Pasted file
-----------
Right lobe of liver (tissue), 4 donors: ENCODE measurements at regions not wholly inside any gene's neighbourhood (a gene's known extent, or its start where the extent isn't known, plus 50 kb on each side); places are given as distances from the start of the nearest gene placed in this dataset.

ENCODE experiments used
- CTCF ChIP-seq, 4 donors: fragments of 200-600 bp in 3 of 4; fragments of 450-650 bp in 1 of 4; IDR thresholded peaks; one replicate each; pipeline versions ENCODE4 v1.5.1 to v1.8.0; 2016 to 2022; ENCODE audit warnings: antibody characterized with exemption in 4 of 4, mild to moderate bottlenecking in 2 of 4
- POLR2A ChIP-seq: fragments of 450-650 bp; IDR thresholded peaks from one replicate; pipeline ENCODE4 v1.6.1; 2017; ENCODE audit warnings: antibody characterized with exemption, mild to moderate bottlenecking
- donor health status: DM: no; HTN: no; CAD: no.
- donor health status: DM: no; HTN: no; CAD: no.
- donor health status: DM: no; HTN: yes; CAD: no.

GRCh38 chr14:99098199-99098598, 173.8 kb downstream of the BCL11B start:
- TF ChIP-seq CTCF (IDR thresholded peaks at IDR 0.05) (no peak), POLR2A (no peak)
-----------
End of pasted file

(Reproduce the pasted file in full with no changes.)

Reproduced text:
Right lobe of liver (tissue), 4 donors: ENCODE measurements at regions not wholly inside any gene's neighbourhood (a gene's known extent, or its start where the extent isn't known, plus 50 kb on each side); places are given as distances from the start of the nearest gene placed in this dataset.

ENCODE experiments used
- CTCF ChIP-seq, 4 donors: fragments of 200-600 bp in 3 of 4; fragments of 450-650 bp in 1 of 4; IDR thresholded peaks; one replicate each; pipeline versions ENCODE4 v1.5.1 to v1.8.0; 2016 to 2022; ENCODE audit warnings: antibody characterized with exemption in 4 of 4, mild to moderate bottlenecking in 2 of 4
- POLR2A ChIP-seq: fragments of 450-650 bp; IDR thresholded peaks from one replicate; pipeline ENCODE4 v1.6.1; 2017; ENCODE audit warnings: antibody characterized with exemption, mild to moderate bottlenecking
- donor health status: DM: no; HTN: no; CAD: no.
- donor health status: DM: no; HTN: no; CAD: no.
- donor health status: DM: no; HTN: yes; CAD: no.

GRCh38 chr14:99098199-99098598, 173.8 kb downstream of the BCL11B start:
- TF ChIP-seq CTCF (IDR thresholded peaks at IDR 0.05) (no peak), POLR2A (no peak)